Kingdom Plantae Simple Plants and Gymnosperms

Kingdom Plantae Simple Plants and Gymnosperms

This document is not meant to be a substitute for a formal laboratory report. The Lab Report

Assistant is simply a summary of the experiment’s questions, diagrams if needed, and data

tables that should be addressed in a formal lab report. The intent is to facilitate students’

writing of lab reports by providing this information in an editable file which can be sent to an

instructor. Exercise 1: Comparison of Plants

Data Table 1. Description of Phylogenetic Tree.

Number on

phylogenetic tree Group Characteristics Example 1 Ancestral green algae

(*This is a non-plant) Do not have terrestrial

adaptations Charophytes 2 3 4 5 Data Table 2. Comparison of Mosses, Ferns, and Conifers.

Plant Dominant

Plant Form Vasculature Specialized

Structures Water Required

for Fertilization Environment Mosses

Ferns

Conifers Questions

A. Describe three characteristics that all members of kingdom Plantae have in common.

B. Identify a characteristic that mosses have in common with ferns, but not with conifers.

C. Identify a characteristic that ferns have in common with conifers, but not with mosses.

D. What characteristic determines whether or not a plant is considered nonvascular? Exercise 2: Simple Plant Adaptations

Data Table 3. Moss Structure.

Plant Part

Gametophyte

Sporangium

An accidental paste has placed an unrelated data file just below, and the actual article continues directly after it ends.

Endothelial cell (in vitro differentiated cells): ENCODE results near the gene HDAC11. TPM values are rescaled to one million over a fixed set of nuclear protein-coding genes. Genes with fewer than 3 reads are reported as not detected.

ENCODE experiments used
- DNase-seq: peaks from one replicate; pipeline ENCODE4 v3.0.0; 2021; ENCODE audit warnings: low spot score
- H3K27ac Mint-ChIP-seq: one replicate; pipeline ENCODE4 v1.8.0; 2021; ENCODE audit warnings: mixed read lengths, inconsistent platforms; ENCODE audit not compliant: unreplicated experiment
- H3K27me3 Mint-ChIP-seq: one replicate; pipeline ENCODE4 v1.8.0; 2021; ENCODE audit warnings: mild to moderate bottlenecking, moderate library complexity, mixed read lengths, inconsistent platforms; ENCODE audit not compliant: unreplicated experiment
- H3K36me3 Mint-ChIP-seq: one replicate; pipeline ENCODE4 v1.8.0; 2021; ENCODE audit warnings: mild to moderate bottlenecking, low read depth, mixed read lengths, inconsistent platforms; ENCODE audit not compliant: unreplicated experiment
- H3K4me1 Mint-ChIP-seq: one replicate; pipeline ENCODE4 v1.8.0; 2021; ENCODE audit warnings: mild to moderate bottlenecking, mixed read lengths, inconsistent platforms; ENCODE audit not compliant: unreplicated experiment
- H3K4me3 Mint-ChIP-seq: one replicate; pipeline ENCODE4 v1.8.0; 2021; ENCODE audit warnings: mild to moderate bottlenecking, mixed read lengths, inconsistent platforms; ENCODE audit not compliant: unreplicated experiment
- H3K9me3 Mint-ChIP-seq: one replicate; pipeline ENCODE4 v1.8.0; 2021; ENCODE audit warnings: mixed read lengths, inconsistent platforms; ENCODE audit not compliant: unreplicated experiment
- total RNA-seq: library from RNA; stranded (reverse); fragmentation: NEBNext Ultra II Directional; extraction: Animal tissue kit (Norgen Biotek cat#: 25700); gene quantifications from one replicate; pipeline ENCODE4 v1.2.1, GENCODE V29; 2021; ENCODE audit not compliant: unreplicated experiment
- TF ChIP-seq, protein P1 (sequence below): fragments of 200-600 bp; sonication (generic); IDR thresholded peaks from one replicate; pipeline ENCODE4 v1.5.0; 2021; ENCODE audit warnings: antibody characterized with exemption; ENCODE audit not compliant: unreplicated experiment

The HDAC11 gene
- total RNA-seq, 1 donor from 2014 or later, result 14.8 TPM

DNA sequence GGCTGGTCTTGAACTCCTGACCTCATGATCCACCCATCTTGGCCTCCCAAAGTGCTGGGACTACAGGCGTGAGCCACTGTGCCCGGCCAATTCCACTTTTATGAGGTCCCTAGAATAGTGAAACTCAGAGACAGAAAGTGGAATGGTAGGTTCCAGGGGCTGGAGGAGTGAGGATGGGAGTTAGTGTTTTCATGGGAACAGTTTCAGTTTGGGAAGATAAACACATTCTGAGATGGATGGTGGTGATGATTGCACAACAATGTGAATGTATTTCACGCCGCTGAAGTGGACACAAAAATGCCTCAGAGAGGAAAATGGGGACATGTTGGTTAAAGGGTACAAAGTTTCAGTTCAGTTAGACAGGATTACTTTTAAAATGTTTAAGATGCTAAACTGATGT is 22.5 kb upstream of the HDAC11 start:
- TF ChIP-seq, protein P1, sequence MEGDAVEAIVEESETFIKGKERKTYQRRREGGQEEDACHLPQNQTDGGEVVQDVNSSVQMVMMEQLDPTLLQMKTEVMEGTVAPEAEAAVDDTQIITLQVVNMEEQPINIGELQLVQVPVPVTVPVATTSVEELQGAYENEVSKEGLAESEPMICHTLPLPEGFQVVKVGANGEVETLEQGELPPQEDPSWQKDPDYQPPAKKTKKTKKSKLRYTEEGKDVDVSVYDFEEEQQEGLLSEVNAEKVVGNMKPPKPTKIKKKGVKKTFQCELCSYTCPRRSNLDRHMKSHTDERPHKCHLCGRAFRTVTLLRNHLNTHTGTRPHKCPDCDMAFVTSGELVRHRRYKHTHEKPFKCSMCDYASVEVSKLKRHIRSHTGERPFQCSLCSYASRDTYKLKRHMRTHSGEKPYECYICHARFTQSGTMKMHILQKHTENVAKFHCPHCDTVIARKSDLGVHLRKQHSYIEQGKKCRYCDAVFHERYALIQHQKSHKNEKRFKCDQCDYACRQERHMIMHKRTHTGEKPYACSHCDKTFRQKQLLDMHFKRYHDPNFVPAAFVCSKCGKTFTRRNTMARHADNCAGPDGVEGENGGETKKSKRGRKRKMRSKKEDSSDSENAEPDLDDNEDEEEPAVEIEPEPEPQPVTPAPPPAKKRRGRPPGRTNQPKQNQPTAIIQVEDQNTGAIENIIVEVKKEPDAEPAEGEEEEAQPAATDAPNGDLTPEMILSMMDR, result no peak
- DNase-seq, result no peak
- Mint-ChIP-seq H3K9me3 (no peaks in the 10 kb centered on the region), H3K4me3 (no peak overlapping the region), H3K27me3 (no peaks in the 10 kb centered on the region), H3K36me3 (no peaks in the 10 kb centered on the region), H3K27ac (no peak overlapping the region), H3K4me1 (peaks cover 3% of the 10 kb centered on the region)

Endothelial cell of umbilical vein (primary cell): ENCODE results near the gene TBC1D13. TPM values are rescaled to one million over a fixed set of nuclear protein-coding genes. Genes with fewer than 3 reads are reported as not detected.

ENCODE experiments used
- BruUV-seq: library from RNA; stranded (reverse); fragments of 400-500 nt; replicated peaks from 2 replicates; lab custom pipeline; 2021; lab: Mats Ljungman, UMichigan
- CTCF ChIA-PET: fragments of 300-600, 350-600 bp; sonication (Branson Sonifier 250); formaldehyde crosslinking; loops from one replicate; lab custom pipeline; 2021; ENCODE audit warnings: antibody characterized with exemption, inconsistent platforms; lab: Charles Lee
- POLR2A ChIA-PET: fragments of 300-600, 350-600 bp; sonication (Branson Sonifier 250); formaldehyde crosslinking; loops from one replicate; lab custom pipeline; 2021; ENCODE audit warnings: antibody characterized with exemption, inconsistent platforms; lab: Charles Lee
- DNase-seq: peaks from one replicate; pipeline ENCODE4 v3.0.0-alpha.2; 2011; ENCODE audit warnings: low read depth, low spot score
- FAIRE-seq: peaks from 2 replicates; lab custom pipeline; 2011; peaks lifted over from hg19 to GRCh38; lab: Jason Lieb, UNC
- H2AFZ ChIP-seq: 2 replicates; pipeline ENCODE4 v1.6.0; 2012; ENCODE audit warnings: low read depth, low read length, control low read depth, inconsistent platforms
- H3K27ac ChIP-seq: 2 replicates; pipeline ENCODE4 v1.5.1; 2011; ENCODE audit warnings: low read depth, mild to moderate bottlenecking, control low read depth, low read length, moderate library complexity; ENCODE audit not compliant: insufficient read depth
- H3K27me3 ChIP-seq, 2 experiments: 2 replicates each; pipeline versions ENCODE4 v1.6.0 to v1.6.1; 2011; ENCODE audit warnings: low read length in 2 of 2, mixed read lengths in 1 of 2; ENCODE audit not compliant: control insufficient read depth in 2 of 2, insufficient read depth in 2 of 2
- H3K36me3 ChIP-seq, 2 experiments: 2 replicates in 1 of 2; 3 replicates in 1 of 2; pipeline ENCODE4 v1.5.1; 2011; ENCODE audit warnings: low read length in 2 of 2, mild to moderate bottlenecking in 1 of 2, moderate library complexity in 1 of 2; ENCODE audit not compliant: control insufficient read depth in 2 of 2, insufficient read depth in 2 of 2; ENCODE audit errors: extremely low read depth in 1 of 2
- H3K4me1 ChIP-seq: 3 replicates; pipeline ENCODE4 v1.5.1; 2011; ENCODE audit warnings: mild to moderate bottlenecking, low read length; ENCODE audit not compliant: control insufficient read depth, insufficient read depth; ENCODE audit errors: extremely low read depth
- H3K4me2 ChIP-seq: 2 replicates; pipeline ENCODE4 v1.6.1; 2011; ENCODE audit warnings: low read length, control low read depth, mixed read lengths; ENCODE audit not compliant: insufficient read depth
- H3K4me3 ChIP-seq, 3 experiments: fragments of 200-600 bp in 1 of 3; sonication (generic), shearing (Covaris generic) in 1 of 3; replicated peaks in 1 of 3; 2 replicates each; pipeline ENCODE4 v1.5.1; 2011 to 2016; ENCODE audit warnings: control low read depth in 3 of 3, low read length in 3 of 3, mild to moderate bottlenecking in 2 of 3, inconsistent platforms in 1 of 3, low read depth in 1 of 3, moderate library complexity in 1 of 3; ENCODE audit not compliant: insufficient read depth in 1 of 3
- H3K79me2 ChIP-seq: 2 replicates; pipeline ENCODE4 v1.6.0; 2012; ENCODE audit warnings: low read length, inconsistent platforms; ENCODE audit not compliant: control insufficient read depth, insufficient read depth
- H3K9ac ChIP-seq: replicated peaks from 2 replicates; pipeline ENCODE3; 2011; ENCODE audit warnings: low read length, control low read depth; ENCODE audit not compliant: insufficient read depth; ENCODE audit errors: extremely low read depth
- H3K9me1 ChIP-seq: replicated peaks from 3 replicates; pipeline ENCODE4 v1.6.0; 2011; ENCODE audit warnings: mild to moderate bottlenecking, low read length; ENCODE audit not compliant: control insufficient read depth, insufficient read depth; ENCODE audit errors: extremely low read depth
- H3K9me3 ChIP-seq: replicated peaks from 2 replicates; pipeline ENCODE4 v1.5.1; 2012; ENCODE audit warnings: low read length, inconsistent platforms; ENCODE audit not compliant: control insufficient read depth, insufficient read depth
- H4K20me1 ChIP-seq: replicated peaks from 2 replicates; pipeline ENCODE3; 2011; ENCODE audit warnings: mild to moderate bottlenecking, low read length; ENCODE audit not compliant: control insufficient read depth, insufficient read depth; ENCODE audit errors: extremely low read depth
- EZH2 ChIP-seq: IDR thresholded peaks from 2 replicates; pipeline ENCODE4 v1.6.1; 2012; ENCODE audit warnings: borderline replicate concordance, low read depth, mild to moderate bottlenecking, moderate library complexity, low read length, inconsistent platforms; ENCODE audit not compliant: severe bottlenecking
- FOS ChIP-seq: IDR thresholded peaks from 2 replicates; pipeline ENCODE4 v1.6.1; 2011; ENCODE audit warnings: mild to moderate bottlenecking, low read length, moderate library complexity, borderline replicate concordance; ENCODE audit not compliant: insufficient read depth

Sporophyte

Rhizoid

Leaf-like Structure

Antheridium

Archegonium Description Data Table 4. Moss Structure Images.

Plant Part Structure

(Viewed with Hand Lens) Structure

(Viewed with Microscope) Gametophyte Sporangium Sporophyte Rhizoid Leaf-like

Structure

Antheridium Archegonium Questions

A. When visualizing moss, a low-lying soft green plant may come to mind. Would this

visualization reflect the gametophyte, sporophyte, or rhizoid?

B. When you viewed the leaf-like structures under the microscope, did you see evidence of

vascularization? Describe what you observed.

C. Moss has a great number of leaf-like structures over a small area. How does this

arrangement assist the leaves in interacting with their environment? D. Why are rhizoids not considered true roots?

E. Where is the sperm housed? Where are the eggs housed? What conditions must exist for

the sperm to reach the egg?

F. Compare and contrast the view of anatomical features with the magnifying hand lens and

the microscope. Where you able to identify more structures with the magnifying hand lens

or the microscope? Was the level of detail you observed greater with the magnifying hand

lens or the microscope? Exercise 3: Advanced Plant Adaptations

Data Table 5. Cone and Strobili Size.

Plant name: 1 2 3 4 5 Average Cone

Strobilus Questions

A. Describe the similarities and differences between gymnosperms and angiosperms. Why are

conifers classified as gymnosperms and not angiosperms?

B. In a conifer, where does the union of the egg and sperm occur? How does sperm reach the

egg? C. Describe the structure and shape of the conifer needle. What is the role of the conifer

needle? How does its structure help conserve water?

D. What purpose do the root hairs serve? What purpose does the tap root serve? E. What is the function of the seed coat? What is the benefit of the stored carbohydrates in

the seed?

F. What generation, sporophyte or gametophyte, does the embryo of a seed represent?

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